Monday, August 22, 2011



WRITER: Mat Johnson
ARTIST: Simon Gane
LETTERS: Pat Brosseau
COVER: Simon Gane, Daymon Gardner, Nessim Higson
ISBN: 978-1-4012-2161-4; paperback
160pp, 2-Color, $19.99 U.S., $22.99 CAN

Three years after DC Comics/Vertigo published his graphic novel, Incognegro, I was wondering if and hoping that author Mat Johnson would return to comic books. He has. It’s with a wonderful new graphic novel, Dark Rain: A New Orleans Story.

Mat Johnson is an award-winning author who has drawn acclaim for his books, such as the novel, Hunting in Harlem, and the non-fiction, The Great Negro Plot. He has also written for DC Comic’s Vertigo imprint. He wrote the 2005 graphic novel, Hellblazer: Papa Midnite, (originally published as a miniseries) and the aforementioned, Incognegro (2008), which I consider to be one of the great comics work of the first decade of this new century.

His latest graphic novel is Dark Rain: A New Orleans Story, which has simultaneously been released in hardcover and paperback editions. Drawn by Simon Gane with colors and gray tones by Lee Loughridge, Dark Rain is largely set in New Orleans and takes place in 2005 during the aftermath of Hurricane Katrina.

The story focuses on two small-time ex-cons, the kind of guys who do prison time for one stupid mistake, and they’re both in need of cash. Dabney Arceneaux is an African-American combat veteran who can’t get a business loan and is behind on child support to an obnoxious ex-wife. Emmit Jack is a Cajun who just wants to get paid.

It is Emmit who gets a message from back home in New Orleans that his old employer, the Banque de Congo Square, is under duress and ripe for the picking, thanks to Hurricane Katrina’s strike against New Orleans. Jack convinces Dabney to help him get back to New Orleans for a bank robber payday. However, an old military acquaintance of Dabney’s, one Colonel Driggs, the head of the ruthless private security force, “Dark Rain,” also has his eyes on the Banque de Congo Square prize. All three men will find that the Big Easy is going to change their lives – whether they like it or not.

Back during those last three days of August 2005, the television media showed lots of images from inside New Orleans, as the city’s social structure and infrastructure cracked and, in many cases, fell apart. Some of the media showed images of citizens stranded on rooftops and trapped in and around the New Orleans Superdome. Other media realized how photogenic and newsworthy African-Americans are when we are in a state of agitation and keenly focused on what they called incidents of looting. That makes great television and draws ratings from those who need almost daily affirmation of what bad eggs colored folk are. And media like FOX News gave those people all the video footage of looting they could stand and more.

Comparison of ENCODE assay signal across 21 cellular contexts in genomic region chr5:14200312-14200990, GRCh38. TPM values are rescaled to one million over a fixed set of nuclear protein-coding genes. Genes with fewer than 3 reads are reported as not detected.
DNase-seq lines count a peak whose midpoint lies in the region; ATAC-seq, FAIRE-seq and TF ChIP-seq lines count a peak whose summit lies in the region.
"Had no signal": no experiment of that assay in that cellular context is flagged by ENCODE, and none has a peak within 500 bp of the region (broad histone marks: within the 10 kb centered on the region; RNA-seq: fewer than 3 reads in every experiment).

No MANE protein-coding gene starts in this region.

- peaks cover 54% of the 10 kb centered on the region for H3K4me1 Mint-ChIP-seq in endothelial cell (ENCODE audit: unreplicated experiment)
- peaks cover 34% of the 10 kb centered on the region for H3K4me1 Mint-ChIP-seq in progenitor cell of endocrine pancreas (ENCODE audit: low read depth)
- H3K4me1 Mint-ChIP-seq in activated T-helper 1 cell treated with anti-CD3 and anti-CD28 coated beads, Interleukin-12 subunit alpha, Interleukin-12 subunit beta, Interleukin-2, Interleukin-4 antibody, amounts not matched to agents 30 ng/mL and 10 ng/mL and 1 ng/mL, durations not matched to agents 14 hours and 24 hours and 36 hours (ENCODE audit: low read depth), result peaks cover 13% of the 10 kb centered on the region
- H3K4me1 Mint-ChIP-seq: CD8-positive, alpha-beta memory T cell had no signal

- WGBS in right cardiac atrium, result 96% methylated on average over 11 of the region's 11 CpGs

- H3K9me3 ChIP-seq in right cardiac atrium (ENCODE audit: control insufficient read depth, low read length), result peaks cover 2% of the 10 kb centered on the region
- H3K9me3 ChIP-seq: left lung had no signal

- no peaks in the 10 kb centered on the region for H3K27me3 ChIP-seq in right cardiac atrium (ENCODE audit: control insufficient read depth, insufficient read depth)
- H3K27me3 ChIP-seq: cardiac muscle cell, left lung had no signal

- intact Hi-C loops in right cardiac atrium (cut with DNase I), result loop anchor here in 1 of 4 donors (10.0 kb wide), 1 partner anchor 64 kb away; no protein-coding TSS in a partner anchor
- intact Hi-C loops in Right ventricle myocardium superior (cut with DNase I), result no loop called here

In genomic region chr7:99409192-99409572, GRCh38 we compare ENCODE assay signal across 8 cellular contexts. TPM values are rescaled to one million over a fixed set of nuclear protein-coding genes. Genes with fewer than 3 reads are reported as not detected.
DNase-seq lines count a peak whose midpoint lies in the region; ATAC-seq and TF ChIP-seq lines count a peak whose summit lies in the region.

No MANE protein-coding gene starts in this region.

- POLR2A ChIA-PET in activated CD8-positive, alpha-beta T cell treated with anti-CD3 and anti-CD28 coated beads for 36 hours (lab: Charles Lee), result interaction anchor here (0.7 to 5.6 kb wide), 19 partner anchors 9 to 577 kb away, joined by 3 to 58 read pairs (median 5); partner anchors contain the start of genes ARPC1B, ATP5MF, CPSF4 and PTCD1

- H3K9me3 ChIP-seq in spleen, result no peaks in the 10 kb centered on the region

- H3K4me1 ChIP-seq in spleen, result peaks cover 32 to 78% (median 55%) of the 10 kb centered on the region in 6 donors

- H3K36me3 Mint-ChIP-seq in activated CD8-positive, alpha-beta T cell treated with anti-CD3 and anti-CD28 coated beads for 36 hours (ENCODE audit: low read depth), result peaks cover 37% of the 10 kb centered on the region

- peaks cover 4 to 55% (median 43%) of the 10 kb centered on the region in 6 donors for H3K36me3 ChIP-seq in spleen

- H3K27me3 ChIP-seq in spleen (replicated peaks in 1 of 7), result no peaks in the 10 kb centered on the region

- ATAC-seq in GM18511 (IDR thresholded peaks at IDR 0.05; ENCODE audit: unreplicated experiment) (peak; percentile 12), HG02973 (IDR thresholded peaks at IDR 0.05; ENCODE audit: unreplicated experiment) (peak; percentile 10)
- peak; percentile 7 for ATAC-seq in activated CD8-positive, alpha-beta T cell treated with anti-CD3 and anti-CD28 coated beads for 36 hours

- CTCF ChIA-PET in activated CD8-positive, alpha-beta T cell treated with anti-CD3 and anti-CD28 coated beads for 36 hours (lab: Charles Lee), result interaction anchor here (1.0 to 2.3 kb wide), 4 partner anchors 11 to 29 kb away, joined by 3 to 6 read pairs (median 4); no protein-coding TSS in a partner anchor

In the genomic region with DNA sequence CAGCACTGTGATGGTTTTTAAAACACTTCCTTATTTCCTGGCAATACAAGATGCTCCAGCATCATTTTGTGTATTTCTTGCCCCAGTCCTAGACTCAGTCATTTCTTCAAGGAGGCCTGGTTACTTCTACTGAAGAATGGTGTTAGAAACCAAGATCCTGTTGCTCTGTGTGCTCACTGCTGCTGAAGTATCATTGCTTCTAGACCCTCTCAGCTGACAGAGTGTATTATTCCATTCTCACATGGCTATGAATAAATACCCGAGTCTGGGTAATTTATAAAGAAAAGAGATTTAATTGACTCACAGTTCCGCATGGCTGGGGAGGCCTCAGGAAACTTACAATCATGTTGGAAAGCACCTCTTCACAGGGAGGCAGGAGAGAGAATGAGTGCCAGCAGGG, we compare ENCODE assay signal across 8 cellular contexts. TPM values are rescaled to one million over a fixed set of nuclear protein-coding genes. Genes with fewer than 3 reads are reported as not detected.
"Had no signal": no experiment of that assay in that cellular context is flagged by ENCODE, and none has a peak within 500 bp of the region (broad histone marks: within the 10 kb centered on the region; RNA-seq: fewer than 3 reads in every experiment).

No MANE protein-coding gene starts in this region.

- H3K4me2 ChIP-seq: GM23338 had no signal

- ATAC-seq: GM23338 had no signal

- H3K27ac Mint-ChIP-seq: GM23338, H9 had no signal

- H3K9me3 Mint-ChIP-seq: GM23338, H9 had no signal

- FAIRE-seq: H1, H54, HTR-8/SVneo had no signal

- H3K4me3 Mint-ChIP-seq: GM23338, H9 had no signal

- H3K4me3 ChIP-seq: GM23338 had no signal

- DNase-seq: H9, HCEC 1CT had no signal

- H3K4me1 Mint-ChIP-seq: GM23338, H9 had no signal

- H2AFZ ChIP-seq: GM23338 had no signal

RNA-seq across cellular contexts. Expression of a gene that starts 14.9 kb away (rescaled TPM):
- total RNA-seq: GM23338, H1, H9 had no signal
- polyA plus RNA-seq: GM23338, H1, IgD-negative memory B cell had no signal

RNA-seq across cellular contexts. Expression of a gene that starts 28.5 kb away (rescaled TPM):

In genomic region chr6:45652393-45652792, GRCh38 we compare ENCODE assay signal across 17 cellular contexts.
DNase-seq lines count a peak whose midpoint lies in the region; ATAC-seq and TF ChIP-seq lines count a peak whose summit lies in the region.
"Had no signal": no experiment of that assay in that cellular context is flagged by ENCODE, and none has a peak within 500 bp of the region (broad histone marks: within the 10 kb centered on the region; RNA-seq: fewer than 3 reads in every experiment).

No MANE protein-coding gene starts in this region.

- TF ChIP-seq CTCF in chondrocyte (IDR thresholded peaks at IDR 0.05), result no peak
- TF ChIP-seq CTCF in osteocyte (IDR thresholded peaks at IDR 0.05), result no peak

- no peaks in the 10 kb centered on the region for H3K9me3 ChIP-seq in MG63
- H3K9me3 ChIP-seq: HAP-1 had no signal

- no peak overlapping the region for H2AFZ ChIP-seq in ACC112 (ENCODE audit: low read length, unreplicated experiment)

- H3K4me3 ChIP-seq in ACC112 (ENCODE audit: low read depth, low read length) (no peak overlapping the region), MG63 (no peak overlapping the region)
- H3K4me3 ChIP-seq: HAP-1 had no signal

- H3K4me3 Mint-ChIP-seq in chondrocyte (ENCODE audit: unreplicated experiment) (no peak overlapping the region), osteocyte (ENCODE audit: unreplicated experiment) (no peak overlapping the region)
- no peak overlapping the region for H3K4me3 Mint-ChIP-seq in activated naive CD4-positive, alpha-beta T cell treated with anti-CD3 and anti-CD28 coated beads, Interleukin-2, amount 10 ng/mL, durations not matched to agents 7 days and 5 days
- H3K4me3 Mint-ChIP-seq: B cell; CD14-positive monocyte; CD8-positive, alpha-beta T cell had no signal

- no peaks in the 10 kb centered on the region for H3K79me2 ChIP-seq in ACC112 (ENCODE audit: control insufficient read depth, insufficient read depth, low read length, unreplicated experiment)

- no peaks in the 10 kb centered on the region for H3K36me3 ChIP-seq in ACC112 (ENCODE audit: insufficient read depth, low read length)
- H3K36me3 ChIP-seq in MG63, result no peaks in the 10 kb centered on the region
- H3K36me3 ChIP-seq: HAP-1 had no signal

What only a few media outlets reported on were members of the Gretna Police Department shooting at Black people as those “refugees” tried to cross the bridge (the Crescent City Connection) to safety and leave New Orleans. You probably never heard that men from the white enclave, Algiers Point, formed vigilante groups and hunted black men “like pheasant” (their words), killing an unknown number (perhaps as many as 18). Of course, you didn’t.

Dark Rain: A New Orleans Story doesn’t cover all the uncovered news, but what Mat Johnson does is scratch well-beneath the surface of what you’ve heard about the immediate aftermath of Hurricane Katrina’s strike on New Orleans. What’s amazing is how Johnson dramatizes some of real life events of Katrina and folds them into a riveting and unusual take on the crime thriller. The characters involved, the plans for the heist, the pacing of the story, the starts and stops on the way to Congo Square: these elements make such a crazy rhythm for this story. It is, however, a rhythm the keeps you tied to the grand scheme of Dark Rain, the main plotline, which is seeing who gets the cash.

In the same narrative in which he is spinning this highly-original take on the bank robbery tale, Johnson is telling a very human drama full of full of hope and even humor. The characters have true grit, fully on display as they are determined to overcome rank greed and bullying racism. At the same, their shortcomings and sins make them perfect foils for a reality that doesn’t give them their way. Dark Rain makes me call Mat Johnson brilliant, and although he has only written three graphic novels to this point, he is already one of the best writers in comics.

I don’t want to speak of artist Simon Gane as if his part is something wholly separate from Johnson’s. Gane’s graphical storytelling makes it seem like Dark Rain was born as a comic book without being a script and pages of art first. Gane captures the nuances of Johnson’s story, but the fact that this British artist can capture institutional racism and blatant bigotry that is as American as American can be is impressive. Gane juxtaposes the light and the dark, and his compositions ably convey the humor Johnson often places in this story at the most unexpected moments.

Dark Rain: A New Orleans Story would fit as a Vertigo Crime novel because of the bank robbery, but it is Fantagraphics/Pantheon in its social/character drama/satirical side. Dark Rain may be a comic book, but it should take a place of importance among the stories that chronicle New Orleans’ visit from Hurricane Katrina.


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